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katiebray
16th August 2023

Review: Hand Me Down

Contact Young Company treat a small audience to an intense ethical debate using fashion catwalks as a space to question the unsustainable and unethical overconsumption creates by quick fashions and trends
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Review: Hand Me Down
Photo: Daisy O’Brien @ Contact

Contact Young Company treat a small audience to an intense ethical debate using fashion catwalks as a space to question the unsustainable and unethical overconsumption creates by quick fashions and trends. An unconventional but effective twist on the catwalk trope mixed with jaunting dance, slow motion, fourth-wall breaks and spoken word poetry as guests were escorted up and down the viaduct gardens for segments of the show.

The venue choice not only worked for the runways but also reflected the continuous feeling of ecological preservation and the transformative impact that fashion has on ourselves and our environment. Meanwhile, guests were encouraged to wear their upcycled or most-loved clothing to showcase their clothing’s memory and stand against fast fashion.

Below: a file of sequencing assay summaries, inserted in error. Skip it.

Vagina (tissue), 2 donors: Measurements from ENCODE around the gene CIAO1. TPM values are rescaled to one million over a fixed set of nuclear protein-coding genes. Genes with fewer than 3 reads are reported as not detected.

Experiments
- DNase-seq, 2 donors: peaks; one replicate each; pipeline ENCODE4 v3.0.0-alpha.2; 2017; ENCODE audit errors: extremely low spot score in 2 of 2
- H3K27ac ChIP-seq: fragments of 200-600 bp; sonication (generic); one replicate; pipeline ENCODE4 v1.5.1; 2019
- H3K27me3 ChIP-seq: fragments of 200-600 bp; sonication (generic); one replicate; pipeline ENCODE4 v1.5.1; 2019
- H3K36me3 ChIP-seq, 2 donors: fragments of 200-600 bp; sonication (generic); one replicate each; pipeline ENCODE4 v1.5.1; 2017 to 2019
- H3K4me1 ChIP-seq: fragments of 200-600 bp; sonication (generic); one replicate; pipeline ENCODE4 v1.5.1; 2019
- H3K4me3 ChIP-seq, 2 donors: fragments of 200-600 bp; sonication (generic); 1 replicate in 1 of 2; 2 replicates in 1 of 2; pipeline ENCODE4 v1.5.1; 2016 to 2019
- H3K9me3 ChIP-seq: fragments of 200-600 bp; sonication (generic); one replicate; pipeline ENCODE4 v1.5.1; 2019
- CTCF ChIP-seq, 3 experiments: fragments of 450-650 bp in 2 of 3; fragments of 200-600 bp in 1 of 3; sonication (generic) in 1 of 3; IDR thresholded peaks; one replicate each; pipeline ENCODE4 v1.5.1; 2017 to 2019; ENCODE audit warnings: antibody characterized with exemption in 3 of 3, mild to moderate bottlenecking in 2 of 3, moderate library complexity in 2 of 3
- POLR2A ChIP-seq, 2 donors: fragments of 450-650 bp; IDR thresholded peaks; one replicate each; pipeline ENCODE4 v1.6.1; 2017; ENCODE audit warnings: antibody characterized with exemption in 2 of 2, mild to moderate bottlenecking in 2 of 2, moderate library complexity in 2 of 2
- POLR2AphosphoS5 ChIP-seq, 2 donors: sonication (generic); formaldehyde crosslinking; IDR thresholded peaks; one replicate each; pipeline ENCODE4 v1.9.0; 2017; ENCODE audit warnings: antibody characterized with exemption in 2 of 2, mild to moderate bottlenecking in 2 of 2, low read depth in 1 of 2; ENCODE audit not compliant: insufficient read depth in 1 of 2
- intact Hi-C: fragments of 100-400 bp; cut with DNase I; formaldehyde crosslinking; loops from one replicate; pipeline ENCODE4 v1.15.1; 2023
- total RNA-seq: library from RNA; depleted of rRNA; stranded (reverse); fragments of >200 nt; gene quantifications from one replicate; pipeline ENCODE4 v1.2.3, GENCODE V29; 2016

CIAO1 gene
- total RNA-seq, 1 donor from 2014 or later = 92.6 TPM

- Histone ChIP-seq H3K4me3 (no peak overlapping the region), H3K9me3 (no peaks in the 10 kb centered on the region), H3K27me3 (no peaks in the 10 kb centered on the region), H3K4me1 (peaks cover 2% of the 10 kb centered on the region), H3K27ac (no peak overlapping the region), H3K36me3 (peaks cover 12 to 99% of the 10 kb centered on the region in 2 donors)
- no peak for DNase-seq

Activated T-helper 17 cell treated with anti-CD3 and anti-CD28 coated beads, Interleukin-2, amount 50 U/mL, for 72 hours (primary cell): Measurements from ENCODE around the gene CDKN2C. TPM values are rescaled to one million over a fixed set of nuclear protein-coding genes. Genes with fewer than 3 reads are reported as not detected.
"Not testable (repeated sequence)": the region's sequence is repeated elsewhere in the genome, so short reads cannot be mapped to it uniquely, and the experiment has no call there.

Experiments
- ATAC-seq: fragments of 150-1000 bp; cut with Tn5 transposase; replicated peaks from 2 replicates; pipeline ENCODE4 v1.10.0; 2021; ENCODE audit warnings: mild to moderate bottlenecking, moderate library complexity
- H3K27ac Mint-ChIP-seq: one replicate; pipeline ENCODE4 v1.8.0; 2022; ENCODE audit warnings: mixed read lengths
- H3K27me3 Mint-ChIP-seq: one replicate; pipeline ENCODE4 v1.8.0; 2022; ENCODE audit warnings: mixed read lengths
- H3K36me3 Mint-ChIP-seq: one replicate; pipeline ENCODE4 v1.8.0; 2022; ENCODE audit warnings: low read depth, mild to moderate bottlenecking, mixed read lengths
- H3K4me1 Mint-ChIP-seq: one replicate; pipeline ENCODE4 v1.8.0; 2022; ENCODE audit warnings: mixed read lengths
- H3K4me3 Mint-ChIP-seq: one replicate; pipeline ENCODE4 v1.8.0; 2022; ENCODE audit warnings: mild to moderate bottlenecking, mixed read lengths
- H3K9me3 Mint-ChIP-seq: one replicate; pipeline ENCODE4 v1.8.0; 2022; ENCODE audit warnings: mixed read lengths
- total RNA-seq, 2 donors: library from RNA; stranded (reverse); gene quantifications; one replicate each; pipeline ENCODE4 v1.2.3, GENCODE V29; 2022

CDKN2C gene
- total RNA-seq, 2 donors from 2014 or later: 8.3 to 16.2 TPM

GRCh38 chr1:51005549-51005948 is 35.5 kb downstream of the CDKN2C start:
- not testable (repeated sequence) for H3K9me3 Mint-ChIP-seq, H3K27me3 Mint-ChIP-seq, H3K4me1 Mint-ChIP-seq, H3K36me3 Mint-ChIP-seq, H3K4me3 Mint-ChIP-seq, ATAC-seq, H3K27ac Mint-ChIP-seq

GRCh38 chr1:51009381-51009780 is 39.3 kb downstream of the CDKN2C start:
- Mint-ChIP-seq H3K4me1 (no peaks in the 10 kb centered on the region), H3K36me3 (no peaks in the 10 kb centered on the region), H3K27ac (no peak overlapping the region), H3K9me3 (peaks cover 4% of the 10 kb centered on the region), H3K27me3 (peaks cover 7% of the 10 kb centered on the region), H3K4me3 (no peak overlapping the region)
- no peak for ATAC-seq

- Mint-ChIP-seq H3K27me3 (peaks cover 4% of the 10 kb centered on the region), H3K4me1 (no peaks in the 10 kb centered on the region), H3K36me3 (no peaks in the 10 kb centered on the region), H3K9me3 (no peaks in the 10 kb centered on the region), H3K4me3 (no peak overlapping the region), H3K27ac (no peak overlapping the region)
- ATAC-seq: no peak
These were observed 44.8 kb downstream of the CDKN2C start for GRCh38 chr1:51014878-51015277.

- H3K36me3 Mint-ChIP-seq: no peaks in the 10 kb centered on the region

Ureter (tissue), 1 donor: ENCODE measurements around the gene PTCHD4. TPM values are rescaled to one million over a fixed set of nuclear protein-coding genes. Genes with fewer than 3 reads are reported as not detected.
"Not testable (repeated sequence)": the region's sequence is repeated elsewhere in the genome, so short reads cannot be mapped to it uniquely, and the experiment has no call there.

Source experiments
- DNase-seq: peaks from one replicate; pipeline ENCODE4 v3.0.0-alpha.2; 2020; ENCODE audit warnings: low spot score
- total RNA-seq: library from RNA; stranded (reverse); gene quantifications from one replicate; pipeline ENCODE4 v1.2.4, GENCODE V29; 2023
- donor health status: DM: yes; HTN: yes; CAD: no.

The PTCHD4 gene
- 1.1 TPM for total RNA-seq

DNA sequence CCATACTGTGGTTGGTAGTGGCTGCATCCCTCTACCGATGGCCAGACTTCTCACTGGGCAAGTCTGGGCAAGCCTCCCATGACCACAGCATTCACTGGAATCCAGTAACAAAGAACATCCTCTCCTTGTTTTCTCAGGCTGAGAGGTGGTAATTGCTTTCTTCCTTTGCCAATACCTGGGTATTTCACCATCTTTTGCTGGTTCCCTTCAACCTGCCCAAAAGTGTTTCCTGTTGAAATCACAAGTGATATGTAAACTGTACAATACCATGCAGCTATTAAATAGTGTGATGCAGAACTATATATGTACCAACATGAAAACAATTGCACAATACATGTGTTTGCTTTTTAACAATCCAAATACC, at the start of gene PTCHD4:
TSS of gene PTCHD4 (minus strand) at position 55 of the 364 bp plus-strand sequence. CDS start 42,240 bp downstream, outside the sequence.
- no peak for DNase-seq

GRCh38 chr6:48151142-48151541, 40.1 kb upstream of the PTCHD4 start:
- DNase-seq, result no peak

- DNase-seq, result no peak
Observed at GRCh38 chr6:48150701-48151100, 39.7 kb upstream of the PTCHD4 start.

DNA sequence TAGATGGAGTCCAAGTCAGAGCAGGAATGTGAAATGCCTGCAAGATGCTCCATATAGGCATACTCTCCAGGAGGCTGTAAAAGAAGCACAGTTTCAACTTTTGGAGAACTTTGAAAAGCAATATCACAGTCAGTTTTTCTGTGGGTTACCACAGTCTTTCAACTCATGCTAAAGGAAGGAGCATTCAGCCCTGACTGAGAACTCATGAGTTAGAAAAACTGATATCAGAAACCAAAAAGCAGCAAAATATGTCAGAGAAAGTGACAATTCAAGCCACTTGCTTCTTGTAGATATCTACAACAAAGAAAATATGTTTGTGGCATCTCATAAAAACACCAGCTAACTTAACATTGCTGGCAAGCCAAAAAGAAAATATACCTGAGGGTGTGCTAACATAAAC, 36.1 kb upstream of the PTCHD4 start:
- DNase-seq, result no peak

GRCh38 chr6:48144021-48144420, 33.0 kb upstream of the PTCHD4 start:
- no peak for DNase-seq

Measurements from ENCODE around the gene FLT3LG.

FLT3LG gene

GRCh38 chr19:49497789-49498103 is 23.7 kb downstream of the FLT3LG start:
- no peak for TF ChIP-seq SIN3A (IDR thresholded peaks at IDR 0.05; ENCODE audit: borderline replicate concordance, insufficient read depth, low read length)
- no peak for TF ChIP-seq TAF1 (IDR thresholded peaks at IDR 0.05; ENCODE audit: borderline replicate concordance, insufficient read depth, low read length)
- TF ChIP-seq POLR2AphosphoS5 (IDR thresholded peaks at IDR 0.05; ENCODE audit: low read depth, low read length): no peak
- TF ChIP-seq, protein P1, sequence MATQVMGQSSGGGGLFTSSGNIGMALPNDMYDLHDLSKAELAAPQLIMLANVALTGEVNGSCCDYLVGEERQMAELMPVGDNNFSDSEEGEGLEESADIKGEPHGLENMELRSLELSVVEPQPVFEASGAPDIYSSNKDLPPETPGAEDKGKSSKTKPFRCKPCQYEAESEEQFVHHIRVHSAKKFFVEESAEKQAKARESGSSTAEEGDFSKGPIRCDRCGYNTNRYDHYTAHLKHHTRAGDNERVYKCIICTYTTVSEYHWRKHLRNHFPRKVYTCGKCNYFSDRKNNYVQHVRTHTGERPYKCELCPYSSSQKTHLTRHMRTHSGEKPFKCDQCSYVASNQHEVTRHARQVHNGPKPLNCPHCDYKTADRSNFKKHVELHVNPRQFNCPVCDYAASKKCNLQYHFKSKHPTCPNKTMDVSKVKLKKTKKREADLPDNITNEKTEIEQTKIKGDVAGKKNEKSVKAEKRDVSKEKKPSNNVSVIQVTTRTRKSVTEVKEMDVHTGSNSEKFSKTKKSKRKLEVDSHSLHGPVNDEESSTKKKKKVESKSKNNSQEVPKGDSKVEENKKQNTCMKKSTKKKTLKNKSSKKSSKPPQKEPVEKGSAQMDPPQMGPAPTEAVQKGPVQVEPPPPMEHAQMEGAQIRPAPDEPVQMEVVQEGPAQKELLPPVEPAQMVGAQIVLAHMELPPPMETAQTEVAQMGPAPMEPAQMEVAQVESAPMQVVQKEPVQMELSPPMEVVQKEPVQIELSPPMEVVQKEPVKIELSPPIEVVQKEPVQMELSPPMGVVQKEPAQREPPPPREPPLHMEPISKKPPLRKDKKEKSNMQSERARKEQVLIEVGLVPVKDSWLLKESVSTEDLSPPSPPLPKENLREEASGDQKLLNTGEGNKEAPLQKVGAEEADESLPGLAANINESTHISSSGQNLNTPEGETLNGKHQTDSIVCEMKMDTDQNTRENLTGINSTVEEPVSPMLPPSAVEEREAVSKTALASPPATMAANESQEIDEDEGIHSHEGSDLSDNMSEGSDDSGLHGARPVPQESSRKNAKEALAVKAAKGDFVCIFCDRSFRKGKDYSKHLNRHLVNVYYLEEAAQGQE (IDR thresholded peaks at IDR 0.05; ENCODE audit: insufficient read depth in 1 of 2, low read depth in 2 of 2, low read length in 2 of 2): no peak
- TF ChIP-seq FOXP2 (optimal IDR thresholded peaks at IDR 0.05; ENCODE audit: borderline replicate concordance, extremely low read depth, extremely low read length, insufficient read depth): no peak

After a brief chat with cast members disguised as influencers and representatives discussing the show, guests were escorted down a runway of shrubbery intermittently laced with models along the seams.

After sitting down, a conventional catwalk began before the music became more corrupted and models began twitching before the real motive of the show – its rebellion against fast fashion and Instagram trends – became clear.

In a pulsating pile of undistinguishable clothing, the actors tore and clawed for their share, weeping violently if they missed out on the latest sale. Poignant spoken word poetry challenged our perception of fashion as each model slowly unveiled their own fears about fashion: the changing beauty standards for women, the overconsumption of natural resources and the waste it produces, the lost memories from once-loved items, and even the profit reaped from well-loved and donated clothing.

With brilliant acting, beautiful poetic discussions, crowd involvement and the memorable set-piece of stitched fabrics engulfing the models, the show was both impactful and eloquent in its representation of fashion and its double standards.

Using the topic of fast fashion – a dominating issue in a society of quick trends and throwaway consumables – made the show endearing and impactful, asking its audiences whether we are prepared to deal with the mental, environmental and economic impacts of our throwaway culture… a message ever more important in the light of global warming and pollution levels.

The talents from Contact Young Theatre can also be seen in a variety of other shows which can be viewed on their website.


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